Reloop Intros Keypad Compact MIDI Controller


Reloop has introduced the KeyPad – a new compact MIDI controller for Live and other DAWs.

Here’s a video demo of the KeyPad in action:


  • Compact USB MIDI keyboard with DAW control and drum pads
  • Combines the most useful functions for music production in one device
  • Drum pads: 16 velocity sensitive trigger pads with backlit LEDs
  • Keyboard: 25 mini keys with 9 playable octaves
  • Control section: 8 channel faders with endless encoders (pan), 2 control knobs, (send/return) and three backlit function buttons (mute, solo, rec)
  • Full integration and easy plug and play for Ableton Live 9
  • DAW transport controls (play, stop, rec, scene up/down, play/ stop clips, overdub, set marker, marker left/right, cycle, tap, metronome)
  • On board arpeggiator with multiple modes and internal/external MIDI clock
  • Chord feature: easily play the most common chords in this versatile mode
  • Scale mode: choose from four different scales and always hit the right key
  • Shift button for second layer control and selection between two performance scenes
  • Fully USB powered controller requires no external power source
  • Other MIDI mappings available as download
  • Ableton Live 9 Lite included (value upgrade opportunity)

Pricing and availability are TBA. See the Reloop site for more info.

19 thoughts on “Reloop Intros Keypad Compact MIDI Controller

    1. Yeah, we’ve been clamoring for this for ages… You can get a box for the Qunexus that will translate its output to regular MIDI DINs so… not really, but at least you don’t need a whole computer. Other than that, i think only the full-size 25 key controllers have full MIDI out.

      This is pure speculation, but Akai has a couple products out now with 1/8in MIDI out jacks. Neither of them are keyboards, but if you’re patient (and Akai does something smart for once) I *suspect* that their next round of MPK mini (or whatever they call it) might have the same.

    2. the korg microkontrol has both mini keys and midi in/out, it has also a similar design, but with less knobs and fairly more expansive than 150$ here in Italy (around 200€)

  1. This looks like Korg’s Nano key/pad/kontrol combined but better. If anyone wants to buy all three Nanos and intends to use them for their home studio I think Reloop’s would be a better choice. And if the price is going to be $150 then it would just be slightly more expensive than all three Nanos and the price would be justified and besides it also contains Ableton LE.

    1. Exactly. I wonder how flexible it would be for working in something besides Ableton though (Logic, Cubase, etc). Otherwise I like the all in one form factor.

    2. I think this might be a good choice for making sketches on the road. The korg nano controller series is nice, but the build leaves much to be desired, plus the fact that if you want to use all three at the same time, you need 3 USB ports. We’ll have to see if this is built to stand some hard knob twisting, and the road, but it looks very much like the nano korg which, in my experience, the faders really can’t take to much stress without falling out. I guess it might also be good for people just starting out on producing, to get a feel, and then get into some more serious stuff. I think all controllers are useful, but some are less useful, if you already own other controllers that fit more your work flow and style. In the end, when it comes to controllers, it all comes down to personal taste. If the build is strong enough, and the price is under 150€, I will certainly consider it for travel, to not carry around my Novation 25 SL MKI. If you are seriously into production and you think you dig this one, I would certainly recommend the Novation SL MKII, and if you are short on budget, find a used MKI. You wont regret it. =)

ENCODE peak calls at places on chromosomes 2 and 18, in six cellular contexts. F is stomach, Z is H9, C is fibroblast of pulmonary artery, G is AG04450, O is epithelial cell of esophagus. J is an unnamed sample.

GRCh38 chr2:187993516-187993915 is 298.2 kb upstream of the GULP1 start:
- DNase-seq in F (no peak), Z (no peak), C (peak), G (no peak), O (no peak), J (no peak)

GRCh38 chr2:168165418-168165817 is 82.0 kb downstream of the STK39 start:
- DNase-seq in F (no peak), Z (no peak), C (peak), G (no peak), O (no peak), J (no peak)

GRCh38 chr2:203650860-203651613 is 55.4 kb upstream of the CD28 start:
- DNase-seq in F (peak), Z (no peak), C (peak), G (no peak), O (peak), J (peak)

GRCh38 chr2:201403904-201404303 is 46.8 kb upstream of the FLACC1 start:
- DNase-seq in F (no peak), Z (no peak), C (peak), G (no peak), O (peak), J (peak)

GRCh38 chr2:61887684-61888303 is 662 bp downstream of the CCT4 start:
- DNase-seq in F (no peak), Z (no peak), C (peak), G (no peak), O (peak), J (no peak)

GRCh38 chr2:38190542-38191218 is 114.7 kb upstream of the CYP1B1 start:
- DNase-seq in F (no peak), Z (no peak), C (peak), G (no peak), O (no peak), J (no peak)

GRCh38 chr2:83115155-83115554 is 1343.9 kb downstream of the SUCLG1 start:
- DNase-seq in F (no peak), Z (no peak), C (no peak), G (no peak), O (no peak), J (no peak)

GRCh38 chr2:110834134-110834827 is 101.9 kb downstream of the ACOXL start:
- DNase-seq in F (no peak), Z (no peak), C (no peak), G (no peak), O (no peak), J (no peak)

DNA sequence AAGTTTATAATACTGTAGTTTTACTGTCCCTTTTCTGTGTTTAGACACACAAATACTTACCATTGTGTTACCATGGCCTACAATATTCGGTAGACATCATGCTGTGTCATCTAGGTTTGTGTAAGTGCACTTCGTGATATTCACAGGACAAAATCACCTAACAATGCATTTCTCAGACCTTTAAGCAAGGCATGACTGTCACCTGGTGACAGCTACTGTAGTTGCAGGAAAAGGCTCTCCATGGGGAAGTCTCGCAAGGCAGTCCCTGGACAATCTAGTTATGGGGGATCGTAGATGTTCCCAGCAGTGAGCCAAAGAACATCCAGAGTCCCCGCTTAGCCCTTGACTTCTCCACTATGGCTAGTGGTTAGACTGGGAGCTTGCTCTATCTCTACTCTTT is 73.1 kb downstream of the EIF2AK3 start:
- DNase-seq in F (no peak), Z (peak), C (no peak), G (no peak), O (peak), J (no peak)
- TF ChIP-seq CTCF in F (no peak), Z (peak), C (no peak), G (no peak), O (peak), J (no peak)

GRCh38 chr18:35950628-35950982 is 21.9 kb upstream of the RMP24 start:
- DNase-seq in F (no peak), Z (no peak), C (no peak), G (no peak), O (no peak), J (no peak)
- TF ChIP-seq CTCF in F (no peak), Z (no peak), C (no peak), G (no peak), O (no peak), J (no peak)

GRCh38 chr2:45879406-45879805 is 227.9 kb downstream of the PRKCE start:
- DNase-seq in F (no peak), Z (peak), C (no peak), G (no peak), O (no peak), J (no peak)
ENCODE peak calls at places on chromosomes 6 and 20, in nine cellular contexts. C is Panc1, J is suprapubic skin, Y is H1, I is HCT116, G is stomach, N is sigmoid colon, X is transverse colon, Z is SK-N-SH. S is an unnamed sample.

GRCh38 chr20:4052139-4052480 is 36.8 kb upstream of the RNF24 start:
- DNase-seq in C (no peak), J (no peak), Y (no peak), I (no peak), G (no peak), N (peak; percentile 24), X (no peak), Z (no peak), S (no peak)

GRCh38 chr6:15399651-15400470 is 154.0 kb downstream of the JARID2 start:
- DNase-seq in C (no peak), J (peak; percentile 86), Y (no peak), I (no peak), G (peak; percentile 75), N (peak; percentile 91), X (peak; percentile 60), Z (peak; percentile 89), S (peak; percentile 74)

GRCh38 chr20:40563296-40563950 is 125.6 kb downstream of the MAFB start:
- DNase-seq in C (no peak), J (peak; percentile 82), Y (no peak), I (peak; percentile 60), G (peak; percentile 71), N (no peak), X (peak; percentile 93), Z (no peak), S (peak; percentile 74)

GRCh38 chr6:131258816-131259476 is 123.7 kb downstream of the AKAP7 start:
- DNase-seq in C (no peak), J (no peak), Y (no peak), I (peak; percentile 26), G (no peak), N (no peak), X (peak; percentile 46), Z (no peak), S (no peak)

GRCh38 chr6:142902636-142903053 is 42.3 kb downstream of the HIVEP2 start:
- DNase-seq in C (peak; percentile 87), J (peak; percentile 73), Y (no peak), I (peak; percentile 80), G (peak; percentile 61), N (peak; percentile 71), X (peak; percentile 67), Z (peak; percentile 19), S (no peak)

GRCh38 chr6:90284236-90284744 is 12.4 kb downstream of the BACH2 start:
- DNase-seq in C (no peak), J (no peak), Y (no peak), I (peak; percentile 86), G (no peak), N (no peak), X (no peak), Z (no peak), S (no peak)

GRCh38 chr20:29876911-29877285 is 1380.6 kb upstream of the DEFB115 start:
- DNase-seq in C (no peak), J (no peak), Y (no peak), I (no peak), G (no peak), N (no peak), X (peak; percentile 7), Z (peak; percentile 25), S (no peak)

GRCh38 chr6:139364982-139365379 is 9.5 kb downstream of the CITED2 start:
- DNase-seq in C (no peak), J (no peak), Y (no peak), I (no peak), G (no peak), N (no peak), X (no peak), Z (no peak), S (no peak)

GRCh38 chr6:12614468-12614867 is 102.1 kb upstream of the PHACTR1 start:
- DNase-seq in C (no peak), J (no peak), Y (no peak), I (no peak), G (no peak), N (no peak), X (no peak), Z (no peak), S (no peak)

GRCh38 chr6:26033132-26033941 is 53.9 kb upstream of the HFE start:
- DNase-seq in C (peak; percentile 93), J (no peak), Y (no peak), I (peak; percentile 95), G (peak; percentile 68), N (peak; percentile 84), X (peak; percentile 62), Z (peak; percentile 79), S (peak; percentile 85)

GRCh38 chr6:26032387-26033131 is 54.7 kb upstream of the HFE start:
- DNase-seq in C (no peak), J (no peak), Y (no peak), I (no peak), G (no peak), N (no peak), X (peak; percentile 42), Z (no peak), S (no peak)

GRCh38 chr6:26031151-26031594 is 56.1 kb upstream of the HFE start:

3. Graham: I think it could work just as well. Maybe the developers will update its drivers with a standard mapping for other DAWs, like for example plug the controller in, open Reason, create a Redrum and load a drum bank and start creating beats. That would of course make it easier for those just starting into music production so they don’t have to worry about manual mapping. When I bought a cheap no brand MIDI keyboard with controller knobs I had no idea how to map the knobs. Upon reading the digital manual it came with I thought that you either have to be a professor at MIT or sell your soul to Cthulhu to understand its esoteric language. That frustration takes its toll on the enthusiasm to make music.

      Nan: I thought about making music/sketches “on the road”, Personally I’d find it a bit cumbersome to make music with a a laptop and this product while on a plane/train or sitting at the beach under an umbrella. For sketches I have an iPhone (I don’t own an iPad) or just sing the melody in the voice memo app. However a nice thing about Korg’s is that one of them fits perfect below the keyboard (on top of the track pad) on a 15″ laptop, so that’s more “on the road”. But then I guess it’s up to the user of course to decide how much is too much of equipment for the road and then there’s the issue of durability of the product as well.

  2. Piece looks OK but those knobs are incredibly too small and crammed for proper knob twisting! Same with the short, squatty faders. I wish designers these days would pay more attention to ergonomics and feel rather that trying to pack in as many features and controls in the smallest form factor possible.

  3. you know, when i was a beginner at computer music i would have loved to have had one of these! this thing isnt for the veteran synth owner who needs midi and cv control to all their devices. come off it!

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